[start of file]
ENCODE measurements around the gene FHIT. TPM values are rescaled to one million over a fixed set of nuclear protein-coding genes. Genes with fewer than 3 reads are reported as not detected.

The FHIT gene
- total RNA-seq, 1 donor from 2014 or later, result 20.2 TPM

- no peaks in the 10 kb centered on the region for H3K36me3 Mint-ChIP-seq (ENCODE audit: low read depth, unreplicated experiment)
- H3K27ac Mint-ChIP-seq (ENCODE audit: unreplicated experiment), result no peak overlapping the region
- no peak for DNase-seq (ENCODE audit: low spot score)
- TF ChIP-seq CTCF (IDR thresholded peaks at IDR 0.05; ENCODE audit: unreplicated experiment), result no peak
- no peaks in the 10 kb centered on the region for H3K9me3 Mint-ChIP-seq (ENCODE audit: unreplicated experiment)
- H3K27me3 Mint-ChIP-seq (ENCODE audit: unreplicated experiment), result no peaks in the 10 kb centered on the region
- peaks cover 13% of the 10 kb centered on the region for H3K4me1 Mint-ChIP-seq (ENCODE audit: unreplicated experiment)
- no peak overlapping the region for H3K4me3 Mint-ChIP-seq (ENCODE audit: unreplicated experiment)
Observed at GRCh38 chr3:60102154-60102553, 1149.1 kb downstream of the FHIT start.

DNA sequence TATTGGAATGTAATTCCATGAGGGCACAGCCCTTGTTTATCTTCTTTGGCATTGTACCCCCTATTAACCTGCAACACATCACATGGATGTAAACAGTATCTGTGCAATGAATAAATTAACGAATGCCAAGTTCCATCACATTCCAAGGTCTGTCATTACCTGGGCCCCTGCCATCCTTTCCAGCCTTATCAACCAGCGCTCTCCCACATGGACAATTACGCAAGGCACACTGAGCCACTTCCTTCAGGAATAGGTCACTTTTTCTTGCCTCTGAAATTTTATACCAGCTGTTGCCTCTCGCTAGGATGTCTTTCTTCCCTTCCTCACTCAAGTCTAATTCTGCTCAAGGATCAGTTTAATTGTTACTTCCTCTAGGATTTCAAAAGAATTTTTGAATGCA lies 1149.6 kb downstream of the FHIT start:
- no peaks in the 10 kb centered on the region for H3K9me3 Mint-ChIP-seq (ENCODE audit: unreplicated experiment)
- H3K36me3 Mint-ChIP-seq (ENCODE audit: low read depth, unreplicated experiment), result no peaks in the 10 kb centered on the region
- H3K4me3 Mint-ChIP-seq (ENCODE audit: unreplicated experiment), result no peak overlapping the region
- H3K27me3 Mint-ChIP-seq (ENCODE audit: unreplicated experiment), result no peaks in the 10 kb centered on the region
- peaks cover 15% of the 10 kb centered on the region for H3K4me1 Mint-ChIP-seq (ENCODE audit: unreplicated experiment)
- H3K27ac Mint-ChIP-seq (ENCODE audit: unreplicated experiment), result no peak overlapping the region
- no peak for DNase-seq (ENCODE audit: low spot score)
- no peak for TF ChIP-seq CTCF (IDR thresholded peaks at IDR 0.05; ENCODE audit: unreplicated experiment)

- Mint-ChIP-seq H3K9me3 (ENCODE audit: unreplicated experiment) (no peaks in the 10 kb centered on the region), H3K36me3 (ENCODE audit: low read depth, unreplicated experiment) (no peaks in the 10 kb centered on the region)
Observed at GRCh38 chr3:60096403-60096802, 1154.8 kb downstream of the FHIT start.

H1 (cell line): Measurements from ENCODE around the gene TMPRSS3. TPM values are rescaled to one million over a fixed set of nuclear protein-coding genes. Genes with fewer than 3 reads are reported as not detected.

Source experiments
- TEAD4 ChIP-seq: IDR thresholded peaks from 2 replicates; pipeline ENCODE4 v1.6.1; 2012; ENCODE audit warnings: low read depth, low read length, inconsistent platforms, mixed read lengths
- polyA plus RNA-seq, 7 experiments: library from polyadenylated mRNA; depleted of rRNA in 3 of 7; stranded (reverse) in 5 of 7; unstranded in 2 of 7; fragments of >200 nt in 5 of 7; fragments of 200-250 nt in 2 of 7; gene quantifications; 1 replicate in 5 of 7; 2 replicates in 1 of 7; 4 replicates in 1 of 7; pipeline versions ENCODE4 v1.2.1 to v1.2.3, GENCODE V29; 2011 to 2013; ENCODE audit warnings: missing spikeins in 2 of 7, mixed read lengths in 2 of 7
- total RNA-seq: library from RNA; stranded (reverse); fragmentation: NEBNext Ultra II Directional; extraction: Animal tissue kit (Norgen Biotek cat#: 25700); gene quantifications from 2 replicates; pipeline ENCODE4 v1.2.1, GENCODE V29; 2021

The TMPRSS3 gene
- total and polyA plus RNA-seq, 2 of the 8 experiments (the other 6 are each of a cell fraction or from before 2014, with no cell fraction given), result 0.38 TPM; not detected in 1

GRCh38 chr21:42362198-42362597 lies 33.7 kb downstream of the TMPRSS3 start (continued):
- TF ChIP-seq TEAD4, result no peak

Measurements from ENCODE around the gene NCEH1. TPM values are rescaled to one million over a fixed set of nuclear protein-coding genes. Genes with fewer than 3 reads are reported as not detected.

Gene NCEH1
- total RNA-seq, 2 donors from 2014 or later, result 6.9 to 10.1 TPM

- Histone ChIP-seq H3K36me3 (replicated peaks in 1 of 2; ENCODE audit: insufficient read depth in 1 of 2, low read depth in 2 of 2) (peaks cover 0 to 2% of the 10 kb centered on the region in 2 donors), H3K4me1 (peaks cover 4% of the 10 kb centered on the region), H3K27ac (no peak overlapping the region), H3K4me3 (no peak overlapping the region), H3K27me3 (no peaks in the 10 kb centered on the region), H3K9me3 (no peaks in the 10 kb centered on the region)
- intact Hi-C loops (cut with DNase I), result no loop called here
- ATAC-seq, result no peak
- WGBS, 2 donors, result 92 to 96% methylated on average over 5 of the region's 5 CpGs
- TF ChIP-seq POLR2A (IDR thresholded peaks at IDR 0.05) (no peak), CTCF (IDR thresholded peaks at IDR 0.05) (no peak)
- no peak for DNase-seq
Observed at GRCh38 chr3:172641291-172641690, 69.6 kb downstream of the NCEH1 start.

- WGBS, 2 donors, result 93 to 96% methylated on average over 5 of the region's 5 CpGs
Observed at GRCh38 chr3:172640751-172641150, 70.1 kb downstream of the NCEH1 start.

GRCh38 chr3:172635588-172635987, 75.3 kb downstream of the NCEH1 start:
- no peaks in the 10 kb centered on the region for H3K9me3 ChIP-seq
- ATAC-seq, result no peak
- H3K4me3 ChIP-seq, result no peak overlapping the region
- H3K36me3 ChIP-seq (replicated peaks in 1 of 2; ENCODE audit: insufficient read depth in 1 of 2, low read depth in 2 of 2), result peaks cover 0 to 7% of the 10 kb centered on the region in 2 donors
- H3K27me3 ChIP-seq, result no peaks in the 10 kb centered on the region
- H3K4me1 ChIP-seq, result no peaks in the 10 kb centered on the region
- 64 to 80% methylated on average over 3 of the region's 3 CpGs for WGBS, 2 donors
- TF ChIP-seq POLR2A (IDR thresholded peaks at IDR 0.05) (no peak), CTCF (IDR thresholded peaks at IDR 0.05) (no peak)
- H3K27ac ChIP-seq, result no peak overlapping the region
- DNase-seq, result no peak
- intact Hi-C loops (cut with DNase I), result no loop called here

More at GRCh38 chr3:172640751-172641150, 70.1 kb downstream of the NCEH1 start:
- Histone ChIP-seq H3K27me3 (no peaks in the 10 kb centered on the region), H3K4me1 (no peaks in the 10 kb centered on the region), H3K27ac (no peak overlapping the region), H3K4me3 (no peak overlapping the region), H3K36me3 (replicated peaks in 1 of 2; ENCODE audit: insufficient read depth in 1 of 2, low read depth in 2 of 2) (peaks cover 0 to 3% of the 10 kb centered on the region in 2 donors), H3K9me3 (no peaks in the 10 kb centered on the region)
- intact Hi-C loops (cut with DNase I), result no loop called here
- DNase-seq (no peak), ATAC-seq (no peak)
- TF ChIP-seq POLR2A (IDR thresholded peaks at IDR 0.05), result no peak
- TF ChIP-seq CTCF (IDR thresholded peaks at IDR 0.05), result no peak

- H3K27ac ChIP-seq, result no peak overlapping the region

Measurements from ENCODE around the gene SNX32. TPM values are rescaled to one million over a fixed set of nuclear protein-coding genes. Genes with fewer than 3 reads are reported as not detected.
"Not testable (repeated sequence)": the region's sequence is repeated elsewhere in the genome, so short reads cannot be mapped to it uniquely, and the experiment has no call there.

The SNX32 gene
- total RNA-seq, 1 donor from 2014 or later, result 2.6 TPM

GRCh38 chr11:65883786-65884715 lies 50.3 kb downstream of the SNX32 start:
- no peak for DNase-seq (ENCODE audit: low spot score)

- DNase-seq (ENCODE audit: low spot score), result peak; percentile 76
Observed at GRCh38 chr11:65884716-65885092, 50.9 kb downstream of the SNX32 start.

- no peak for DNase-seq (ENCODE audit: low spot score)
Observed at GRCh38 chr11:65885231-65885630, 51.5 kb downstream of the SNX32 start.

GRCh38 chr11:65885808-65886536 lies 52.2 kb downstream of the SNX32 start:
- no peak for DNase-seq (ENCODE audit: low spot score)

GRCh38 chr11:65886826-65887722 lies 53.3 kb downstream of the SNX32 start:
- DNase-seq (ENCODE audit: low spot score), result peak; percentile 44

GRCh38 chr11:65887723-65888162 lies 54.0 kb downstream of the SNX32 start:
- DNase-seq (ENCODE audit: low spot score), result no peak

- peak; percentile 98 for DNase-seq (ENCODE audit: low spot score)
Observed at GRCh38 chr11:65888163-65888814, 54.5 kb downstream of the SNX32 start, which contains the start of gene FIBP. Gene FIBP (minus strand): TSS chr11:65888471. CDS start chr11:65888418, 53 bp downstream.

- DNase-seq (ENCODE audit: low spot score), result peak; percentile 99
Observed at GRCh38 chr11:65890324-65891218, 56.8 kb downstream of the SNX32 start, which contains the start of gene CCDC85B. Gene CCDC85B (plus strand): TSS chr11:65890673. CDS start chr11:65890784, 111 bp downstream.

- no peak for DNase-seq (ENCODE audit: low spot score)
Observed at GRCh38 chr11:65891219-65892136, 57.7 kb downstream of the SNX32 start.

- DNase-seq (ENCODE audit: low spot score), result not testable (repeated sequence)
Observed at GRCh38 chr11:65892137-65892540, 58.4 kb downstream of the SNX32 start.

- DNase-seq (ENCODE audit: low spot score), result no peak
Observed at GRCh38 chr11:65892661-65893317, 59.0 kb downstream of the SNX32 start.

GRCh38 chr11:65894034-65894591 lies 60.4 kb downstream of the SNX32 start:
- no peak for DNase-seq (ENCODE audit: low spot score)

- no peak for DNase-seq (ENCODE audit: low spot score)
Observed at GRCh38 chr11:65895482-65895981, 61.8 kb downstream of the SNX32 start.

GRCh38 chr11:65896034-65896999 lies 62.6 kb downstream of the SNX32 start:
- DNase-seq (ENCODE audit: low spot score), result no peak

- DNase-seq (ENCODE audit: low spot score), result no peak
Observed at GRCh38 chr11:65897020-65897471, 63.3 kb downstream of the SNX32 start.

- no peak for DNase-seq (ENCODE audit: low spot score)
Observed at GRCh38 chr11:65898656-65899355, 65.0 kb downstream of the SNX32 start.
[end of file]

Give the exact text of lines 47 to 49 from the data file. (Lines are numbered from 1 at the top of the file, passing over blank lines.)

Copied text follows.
- ATAC-seq, result no peak
- H3K4me3 ChIP-seq, result no peak overlapping the region
- H3K36me3 ChIP-seq (replicated peaks in 1 of 2; ENCODE audit: insufficient read depth in 1 of 2, low read depth in 2 of 2), result peaks cover 0 to 7% of the 10 kb centered on the region in 2 donors